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Ferguson mayor says scathing DOJ report 'not proof' of widespread abuses

Ferguson mayor says scathing DOJ report 'not proof' of widespread abuses

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Ferguson Mayor announces Police Chief resignation

Ferguson Mayor James Knowles III talks about the resignation of Ferguson Police Chief Tom Jackson at a press conference at the Ferguson City Hall on Wednesday evening, March 11, 2015. Photo by J.B. Forbes,

FERGUSON • The mayor of this embattled city said Friday that it would take some time to determine whether a Department of Justice report issued Wednesday, which highlighted a pattern of abuses by the city’s police and courts, fairly represented the facts.

But Mayor James Knowles III said the city wanted to make whatever changes it could to convince the U.S. government that “these sorts of things don’t happen in the city of Ferguson.”

One of the first such changes came late this week with the city accepting the resignations of two employees, and firing a third, who used city email to send or receive racist jokes.

Still, Knowles said in an interview Friday in the city council chambers that city officials had a lot of work ahead examining the findings of the scathing, 102-page report.

“There are stories that have been told in that report … that are very concerning, and those things have to be addressed,” Knowles said. “What they’ve shown is that it has happened. Now, how often has that happened? I don’t know. Their assertion is it happens regularly. Based on what? I’m not sure yet.

“Do they have a statistic that tells me that they’ve examined every arrest that we’ve made for the past four years and that half, or all, or 10 percent, or 5 percent are unconstitutional or without cause? They do not have that. They have not examined at that level that I know of at this point.”

Knowles said he and other city officials would be “going through and examining those issues to make sure that there are not conclusions being based on anecdotal evidence.” He emphasized, though, that any civil rights violations were “unacceptable, and you need to write that down.”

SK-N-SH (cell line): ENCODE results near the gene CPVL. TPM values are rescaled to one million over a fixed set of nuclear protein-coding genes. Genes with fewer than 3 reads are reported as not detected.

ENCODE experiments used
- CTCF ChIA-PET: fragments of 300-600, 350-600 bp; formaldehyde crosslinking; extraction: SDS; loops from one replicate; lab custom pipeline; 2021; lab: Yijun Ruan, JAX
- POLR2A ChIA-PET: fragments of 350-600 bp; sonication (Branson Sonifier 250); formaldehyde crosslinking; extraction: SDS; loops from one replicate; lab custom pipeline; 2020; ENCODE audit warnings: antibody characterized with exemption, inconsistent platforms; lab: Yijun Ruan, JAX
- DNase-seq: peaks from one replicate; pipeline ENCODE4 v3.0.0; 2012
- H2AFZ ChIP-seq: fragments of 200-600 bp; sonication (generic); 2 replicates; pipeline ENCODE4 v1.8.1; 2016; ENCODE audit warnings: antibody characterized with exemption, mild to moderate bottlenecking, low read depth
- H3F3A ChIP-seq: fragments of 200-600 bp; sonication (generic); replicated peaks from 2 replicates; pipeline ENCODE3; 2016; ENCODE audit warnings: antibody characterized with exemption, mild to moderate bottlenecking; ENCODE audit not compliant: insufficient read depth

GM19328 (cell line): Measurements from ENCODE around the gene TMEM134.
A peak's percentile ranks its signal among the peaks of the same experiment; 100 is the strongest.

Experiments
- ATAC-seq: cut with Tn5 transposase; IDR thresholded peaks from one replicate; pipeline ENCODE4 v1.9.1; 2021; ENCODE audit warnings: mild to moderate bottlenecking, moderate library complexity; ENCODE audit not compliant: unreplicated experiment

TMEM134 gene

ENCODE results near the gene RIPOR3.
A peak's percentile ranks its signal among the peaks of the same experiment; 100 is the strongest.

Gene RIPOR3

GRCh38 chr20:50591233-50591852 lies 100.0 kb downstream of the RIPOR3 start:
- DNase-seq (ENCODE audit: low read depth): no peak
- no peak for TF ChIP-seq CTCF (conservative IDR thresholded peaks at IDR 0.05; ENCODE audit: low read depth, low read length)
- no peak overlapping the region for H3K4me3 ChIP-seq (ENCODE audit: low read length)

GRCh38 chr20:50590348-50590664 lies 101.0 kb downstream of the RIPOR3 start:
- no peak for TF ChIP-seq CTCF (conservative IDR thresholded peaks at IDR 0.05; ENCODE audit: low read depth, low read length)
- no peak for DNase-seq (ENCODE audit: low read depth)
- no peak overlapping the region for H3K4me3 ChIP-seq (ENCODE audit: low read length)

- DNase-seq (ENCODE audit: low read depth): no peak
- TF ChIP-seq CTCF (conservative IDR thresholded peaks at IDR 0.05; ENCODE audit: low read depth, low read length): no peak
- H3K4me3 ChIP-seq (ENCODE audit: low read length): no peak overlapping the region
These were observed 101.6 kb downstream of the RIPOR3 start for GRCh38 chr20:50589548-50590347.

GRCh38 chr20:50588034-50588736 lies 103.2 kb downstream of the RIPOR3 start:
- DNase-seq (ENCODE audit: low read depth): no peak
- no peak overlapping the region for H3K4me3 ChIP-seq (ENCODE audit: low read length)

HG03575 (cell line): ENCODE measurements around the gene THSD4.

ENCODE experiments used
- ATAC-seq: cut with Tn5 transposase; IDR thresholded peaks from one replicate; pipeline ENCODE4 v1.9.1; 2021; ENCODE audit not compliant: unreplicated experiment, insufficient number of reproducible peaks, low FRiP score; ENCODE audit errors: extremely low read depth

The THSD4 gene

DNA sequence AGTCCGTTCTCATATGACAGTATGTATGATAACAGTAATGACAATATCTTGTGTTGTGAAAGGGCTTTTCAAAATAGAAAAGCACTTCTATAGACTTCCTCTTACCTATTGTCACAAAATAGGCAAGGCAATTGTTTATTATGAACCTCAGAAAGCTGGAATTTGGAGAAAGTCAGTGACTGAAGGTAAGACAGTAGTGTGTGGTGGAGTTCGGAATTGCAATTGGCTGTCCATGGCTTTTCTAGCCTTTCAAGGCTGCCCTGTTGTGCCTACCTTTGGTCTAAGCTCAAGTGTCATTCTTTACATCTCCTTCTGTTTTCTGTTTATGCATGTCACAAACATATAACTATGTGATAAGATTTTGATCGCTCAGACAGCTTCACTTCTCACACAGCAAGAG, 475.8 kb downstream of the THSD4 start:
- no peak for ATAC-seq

The report stated there was probable cause to believe the police and court routinely violate people’s civil rights. But, Knowles said, “that’s not proof.” He added that “there is probably another side to all of these stories.”

The report criticized Ferguson’s police and court systems for operating “not with the primary goal of administering justice or protecting the rights of the accused, but of maximizing revenue.” It said Judge Ronald J. Brockmeyer helped set escalating fines and used harsh tactics to secure collections while fixing tickets for friends and family in Ferguson and elsewhere.

Asked Friday whether Brockmeyer should remain as judge, Knowles said that was “something we have to look at,” although he said he didn’t think Brockmeyer could be removed in the middle of an appointed term without filing a complaint with the Commission on Retirement, Removal and Discipline.

City Manager John Shaw was another figure criticized in the report for pushing police again and again to increase the money they were raising for the city through traffic enforcement. Asked whether his job was on the line, Knowles said he wasn’t going to talk about potential staffing changes.

“There is a tremendous amount of things he’s been able to do for this community,” Knowles said.